Controversial tragicomedy about a brother's obsessive love for his sister. Having left her husband, Hilary moves in with her unbalanced brother, Pink, who uses wit and humor to hide his amorous yearnings.
J. Lee Thompson
Slapstick comedy based on the play by George Bernard Shaw. A stiff English officer, captain Charles Edstaston (Peter O'Toole), and his fiancée Claire arrive in St. Petersburg. Edstaston is ... See full summary »
An extremely rare bottle of wine (bottled during the appearance of the Great Comet of 1811) is discovered. Margaret Harwood is sent to retrieve it so it can be sold at auction. Oliver ... See full summary »
Penelope Ann Miller,
Murphy is the sole survivor of his crew, that has been massacred by a German U-Boat in the closing days of World War II. He lands on the shore somewhere on the river Orinoco delta and begins to plot his vengeance. He wishes to sink the U-Boat that has floated up by means of any method imaginable to him, and sets about to make the courageous attempt, assisted by Louie, the islands Government Administrator. Written by
The type of aircraft used, a Grumman J2F Duck amphibian, never served with any British or Commonwealth navies. Equally, the camouflage does not match the markings used: it carries early war British roundels on a (very) late war colour scheme. Understandably, however, there were quite a few surplus J2Fs around in the late 60s, as it had been used by quite a few South American navies for several years after WW2. It would have been impossible to have a more authentic aircraft, such as the Fairey Seafox, which was probably the most common shipboard naval reconnaissance floatplane in the early years of WW2. See more »
When the submarine is submerged and stuck on the bank she tries to reverse off and you can hear her diesel engines revving which is impossible as no snorkel was above the surface. Only the electric motors could have been used. See more »
Louis, the doctor lady... she's a Quaker. That's like being a bloody nun, isn't it?
No, I don't think so.
Why couldn't she be a young nurse? Something practical!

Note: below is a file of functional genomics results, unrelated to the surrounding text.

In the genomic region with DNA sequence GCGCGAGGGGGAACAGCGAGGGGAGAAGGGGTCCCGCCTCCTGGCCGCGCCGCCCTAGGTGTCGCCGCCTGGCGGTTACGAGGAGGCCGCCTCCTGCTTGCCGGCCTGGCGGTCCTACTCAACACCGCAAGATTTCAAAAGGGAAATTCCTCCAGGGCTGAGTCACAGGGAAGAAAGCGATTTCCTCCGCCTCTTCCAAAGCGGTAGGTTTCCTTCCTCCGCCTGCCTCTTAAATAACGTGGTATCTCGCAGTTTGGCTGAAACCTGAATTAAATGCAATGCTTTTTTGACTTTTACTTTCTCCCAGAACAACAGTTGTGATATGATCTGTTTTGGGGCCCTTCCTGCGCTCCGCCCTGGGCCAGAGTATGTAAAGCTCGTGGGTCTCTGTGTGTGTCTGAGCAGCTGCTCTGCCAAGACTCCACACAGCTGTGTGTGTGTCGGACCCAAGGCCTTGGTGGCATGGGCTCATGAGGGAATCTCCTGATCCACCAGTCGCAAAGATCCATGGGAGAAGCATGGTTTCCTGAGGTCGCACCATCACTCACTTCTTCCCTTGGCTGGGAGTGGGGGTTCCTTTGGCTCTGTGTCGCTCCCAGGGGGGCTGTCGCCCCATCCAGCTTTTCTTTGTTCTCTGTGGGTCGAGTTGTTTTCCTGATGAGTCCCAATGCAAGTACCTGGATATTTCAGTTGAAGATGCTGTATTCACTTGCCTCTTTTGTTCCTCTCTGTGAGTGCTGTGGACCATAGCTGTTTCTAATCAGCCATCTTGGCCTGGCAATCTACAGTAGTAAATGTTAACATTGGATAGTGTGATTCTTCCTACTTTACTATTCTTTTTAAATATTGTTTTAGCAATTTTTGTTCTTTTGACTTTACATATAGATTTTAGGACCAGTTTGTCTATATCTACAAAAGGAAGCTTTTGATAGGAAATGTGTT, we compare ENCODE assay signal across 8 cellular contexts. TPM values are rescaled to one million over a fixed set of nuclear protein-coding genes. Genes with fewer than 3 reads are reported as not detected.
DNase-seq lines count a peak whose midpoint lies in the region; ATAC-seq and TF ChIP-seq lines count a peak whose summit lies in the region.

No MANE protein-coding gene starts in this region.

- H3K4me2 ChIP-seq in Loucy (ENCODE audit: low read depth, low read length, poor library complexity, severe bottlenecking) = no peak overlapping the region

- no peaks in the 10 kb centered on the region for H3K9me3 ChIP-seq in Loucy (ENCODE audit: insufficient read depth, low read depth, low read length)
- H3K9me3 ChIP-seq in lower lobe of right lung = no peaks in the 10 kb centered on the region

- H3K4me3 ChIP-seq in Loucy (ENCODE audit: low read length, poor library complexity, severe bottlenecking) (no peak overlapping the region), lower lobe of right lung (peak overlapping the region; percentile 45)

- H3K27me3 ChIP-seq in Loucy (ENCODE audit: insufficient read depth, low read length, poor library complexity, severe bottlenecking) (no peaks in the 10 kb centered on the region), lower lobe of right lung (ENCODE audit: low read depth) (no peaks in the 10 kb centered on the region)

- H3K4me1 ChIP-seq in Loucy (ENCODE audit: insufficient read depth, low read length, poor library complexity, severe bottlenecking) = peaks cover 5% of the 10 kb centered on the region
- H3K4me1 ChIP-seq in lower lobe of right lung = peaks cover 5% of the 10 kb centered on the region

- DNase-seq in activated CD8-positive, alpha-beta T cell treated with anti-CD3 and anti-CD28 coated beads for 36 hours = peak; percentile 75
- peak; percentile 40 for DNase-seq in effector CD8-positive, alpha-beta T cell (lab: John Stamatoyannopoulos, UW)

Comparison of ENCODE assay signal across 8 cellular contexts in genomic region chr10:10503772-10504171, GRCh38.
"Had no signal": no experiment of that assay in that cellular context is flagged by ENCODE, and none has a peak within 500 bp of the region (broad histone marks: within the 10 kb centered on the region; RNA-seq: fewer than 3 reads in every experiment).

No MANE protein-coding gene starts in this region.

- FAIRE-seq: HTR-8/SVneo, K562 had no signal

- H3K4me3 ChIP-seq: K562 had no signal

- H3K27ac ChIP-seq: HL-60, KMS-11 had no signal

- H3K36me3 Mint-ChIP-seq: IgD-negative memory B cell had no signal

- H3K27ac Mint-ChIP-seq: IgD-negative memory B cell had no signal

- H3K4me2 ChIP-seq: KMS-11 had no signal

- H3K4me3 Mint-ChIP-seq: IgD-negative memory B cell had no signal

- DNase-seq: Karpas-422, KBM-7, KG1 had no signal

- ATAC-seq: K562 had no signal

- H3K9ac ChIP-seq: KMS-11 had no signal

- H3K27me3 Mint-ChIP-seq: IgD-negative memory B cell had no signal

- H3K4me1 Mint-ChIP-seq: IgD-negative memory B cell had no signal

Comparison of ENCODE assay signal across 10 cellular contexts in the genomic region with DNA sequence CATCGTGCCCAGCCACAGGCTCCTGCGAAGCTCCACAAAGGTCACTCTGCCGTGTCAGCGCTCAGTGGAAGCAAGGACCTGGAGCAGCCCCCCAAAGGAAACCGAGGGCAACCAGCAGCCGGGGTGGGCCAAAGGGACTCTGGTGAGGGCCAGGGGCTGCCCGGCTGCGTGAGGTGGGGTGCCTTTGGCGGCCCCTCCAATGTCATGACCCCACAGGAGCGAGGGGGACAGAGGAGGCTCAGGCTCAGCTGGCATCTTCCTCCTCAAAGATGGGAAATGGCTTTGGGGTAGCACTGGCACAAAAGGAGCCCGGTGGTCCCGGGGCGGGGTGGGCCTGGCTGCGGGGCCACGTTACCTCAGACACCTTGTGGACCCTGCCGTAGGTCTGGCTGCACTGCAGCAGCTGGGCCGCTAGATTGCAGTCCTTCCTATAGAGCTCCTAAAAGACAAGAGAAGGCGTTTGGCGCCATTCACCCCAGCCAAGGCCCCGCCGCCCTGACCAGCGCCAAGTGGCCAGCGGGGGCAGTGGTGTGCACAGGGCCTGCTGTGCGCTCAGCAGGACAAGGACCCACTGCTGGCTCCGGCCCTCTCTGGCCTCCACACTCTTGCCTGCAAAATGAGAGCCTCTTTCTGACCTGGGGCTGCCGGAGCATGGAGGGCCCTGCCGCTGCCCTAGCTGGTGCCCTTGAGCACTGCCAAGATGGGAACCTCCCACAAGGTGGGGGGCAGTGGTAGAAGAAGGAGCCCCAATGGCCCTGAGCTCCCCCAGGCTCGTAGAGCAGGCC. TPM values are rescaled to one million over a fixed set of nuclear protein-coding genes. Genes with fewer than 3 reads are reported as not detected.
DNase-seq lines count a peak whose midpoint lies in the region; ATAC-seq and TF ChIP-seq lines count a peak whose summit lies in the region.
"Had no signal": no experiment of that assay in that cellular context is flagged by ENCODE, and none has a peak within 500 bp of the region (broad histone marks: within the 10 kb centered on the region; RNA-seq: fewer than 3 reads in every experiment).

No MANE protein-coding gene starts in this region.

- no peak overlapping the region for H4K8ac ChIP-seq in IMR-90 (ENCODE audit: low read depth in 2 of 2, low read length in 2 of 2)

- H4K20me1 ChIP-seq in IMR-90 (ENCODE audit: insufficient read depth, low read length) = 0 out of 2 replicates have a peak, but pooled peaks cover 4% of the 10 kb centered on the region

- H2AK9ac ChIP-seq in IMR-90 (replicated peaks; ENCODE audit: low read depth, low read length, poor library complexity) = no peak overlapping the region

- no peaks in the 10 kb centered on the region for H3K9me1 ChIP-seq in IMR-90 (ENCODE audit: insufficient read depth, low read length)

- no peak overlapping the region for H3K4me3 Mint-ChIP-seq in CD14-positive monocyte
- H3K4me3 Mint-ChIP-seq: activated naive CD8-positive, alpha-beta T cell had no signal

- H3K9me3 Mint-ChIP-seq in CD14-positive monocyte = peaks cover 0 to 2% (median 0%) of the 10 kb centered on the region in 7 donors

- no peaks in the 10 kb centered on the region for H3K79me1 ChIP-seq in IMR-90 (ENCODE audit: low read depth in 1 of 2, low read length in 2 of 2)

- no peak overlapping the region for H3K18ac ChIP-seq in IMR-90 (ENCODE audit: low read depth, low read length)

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Although I'm not a big fan of war movies, I found this one very good, which comes as no surprise since Peter O'Toole is in it. Here you'll see him in a rather unexpected "macho" role, and he's as convincing as Lawrence, general Tanz or any other characters he's ever played. This is pretty much a one-man-show, and what a show! While his vengeance is of course reminiscent of Ahab's personal vendetta, "Murphy's war" is all about O'Toole's intensity and his unmatched ability to capture madness, pain, obsession, self-absorption.
As I understood, O'Toole did most of the stunts himself, so the horrified look on his face, in the breath taking plane sequence, was actually the real deal. Well, I guess that explains the feel of authenticity. Either way, that must be one of the most memorable moments of the genre.
It was a pleasant surprise to see that Germans actually speak German, which is unusual for that particular era of movie-making. (Remember "Where Eagles Dare", where Richard Burton and Clint Eastwood wanted to pass as Germans officers while speaking in English, or "The Night of the Generals" where French generals where talking to each other in English). It's a detail of no major importance by any means, but it ads to the overall impression of realism.
This drama about the devastating effects of war, with great acting, a most realistic flight sequence and a surprising conclusion that fits perfectly is not to be missed.
I'm still hoping for a better DVD transfer in Region 2.
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